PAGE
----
Functional Java

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I have just finished reading a neat little book about functional programming for Java developers by Dean Wampler. The book is only sixty pages long so it’s a really fast reading. This is a book for Java programmers and others working in the object oriented paradigm that haven’t read about or done any functional programming before. If that fits you then this book may be a good choice to read. Otherwise, I recommend that you seek more advanced and in-depth books in the subject instead. But this text will not be a review of the book. I will instead comment on the use of the functional structure and its paradigm in languages like Java that is not designed for it.

Functional programming in Java

I definitely believe that you will improve as a programmer if you study other paradigms than the one you mainly work under. If you normally use an object oriented language you will improve your skills if you learn functional programming; your code will improve if you implement side effect free functions and uses immutable data structures as much as possible. The code will be more understandable and testable using those techniques.

What you shouldn’t do is to copy the solutions, idioms and patterns on a more detailed level. Functional code is based a lot on the list abstraction and high order functions like filter and map, and you create increasingly higher abstractions describing your problem domain by combining these basic building blocks. This is not is easy to copy in imperative languages that do not have closures and not treating functions as first class citizens. The above mentioned book has a code example that very nicely shows this:

public class FunctionCombinatorTest {
    @Test
    public void higherOrderFunctionCombinatorExample() {
        List<Integer> listI = list(1, list(2, list(3, list(4, list(5, list(6, emptyList()))))));
        Integer sum = listI.filter(new Function1<Integer, Boolean>() {
            public Boolean apply(Integer i) { return I % 2 == 0; };
        })
        .map(new Function1<Integer, Integer>() {
            public Integer apply(Integer i) { return I * 2; };
        })
        .foldLeft(0, new Function2<Integer, Integer, Integer>() {
            public Integer apply(Integer seed, Integer item) { return seed + item; };
        });
        assertEquals(new Integer(24), sum);
    }
}

The list function is a factory method creating an immutable list object and the resulting list contains 6 elements. The code applies the functions filter, map and foldLeft in sequence to calculate the sum of all doubled even numbers stored in the collection. Using the functional structures; the immutable list and the functional interfaces Function1 and Function2 together with the high order functions, you get some benefits. But the above code is horrible; something quite simple has been implemented really complex. The problem has a low essential complexity but the solution has a very high accidental complexity. The anonymous class construct is very verbose and is not suited to use in this manner. I would argue that you should avoid this, and if you are working in Java you should stick to the imperative style when implementing algorithms like the above.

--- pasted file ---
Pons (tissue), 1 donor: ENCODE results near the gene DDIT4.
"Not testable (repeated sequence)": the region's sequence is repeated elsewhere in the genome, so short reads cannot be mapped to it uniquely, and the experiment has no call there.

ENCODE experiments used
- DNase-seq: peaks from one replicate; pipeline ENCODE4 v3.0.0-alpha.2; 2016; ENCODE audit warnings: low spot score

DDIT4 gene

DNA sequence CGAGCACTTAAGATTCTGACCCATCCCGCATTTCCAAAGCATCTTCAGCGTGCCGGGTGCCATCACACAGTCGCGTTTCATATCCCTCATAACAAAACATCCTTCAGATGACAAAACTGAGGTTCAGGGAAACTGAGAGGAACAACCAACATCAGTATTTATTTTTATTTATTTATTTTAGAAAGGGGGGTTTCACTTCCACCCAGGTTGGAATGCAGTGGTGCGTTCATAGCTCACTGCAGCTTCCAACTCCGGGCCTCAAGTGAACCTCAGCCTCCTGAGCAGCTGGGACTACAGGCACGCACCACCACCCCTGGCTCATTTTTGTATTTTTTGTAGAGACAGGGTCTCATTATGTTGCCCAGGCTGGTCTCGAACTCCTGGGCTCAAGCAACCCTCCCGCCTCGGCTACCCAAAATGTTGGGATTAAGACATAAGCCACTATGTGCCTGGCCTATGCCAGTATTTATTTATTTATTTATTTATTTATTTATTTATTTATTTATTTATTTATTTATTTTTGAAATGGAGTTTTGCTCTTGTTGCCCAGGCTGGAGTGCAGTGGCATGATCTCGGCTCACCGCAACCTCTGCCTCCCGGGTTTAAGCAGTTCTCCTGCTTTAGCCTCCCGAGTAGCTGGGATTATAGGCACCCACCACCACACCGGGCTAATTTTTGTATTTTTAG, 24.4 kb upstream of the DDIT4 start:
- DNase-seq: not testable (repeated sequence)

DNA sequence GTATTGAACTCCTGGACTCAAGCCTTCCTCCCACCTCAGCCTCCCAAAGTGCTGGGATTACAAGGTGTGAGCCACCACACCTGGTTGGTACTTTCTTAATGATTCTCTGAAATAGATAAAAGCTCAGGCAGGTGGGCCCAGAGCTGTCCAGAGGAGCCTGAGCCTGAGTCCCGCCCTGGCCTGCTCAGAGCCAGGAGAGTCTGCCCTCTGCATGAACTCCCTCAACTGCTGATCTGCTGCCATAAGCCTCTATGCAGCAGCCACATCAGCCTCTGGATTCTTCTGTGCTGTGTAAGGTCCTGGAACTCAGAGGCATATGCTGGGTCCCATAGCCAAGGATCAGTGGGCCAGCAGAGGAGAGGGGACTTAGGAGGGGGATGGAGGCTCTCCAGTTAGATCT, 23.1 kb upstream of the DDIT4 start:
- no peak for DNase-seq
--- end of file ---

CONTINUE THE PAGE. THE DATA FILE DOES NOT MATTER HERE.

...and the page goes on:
Other functional languages on the JVM

But, today you also have a second option that is even better; you can use one of the new languages on the JVM, for example Clojure or Scala, to implement certain parts of the application using functional structures. The below code is from a simple clojure module that includes the function calculate with a straightforward implementation of the aboveJava code (but it returns the result instead of asserting it).


(ns functional_clojure.core
  (:gen-class
    :name functional_clojure.core.ClojureFunctionalCombinator
    :methods [[calculate [] int]]))

  (defn -calculate [this]
    (let [values '(1 2 3 4 5 6)
         (reduce + 0
                 (map #(* 2 %)
                      (filter even? values)))))

The method first declares the collection of the six values and then applies the three functions sequentially on it until the sum has been calculated. The namespace (ns) declaration at the top contains the gen-class macro which is used to generate a Java class named ClojureFunctionalCombinator, and which also includes the method calculate. The class can be used in Java as the code below shows.

@Test
public void testClojure() {
    ClojureFunctionalCombinator fc = new ClojureFunctionalCombinator();
    assertEquals(24, fc.calculate());
}

Summary

If you would like to get the benefits from the functional paradigm, and if you feel you have the need for it, I recommend you to take a deeper look at Clojure. One of Clojures main strengths is its software transactional memory model which simplifies multithreaded implementations quite a lot. But Clojure is also really easy to integrate and use from Java code and vice versa. You compile the clojure code and pack it into a jar which you then include into the java project; that’s it. Because of this there isn’t really much that should stop you from start developing small library functions in Clojure in your current project as a way of exploring the language and the functional paradigm.

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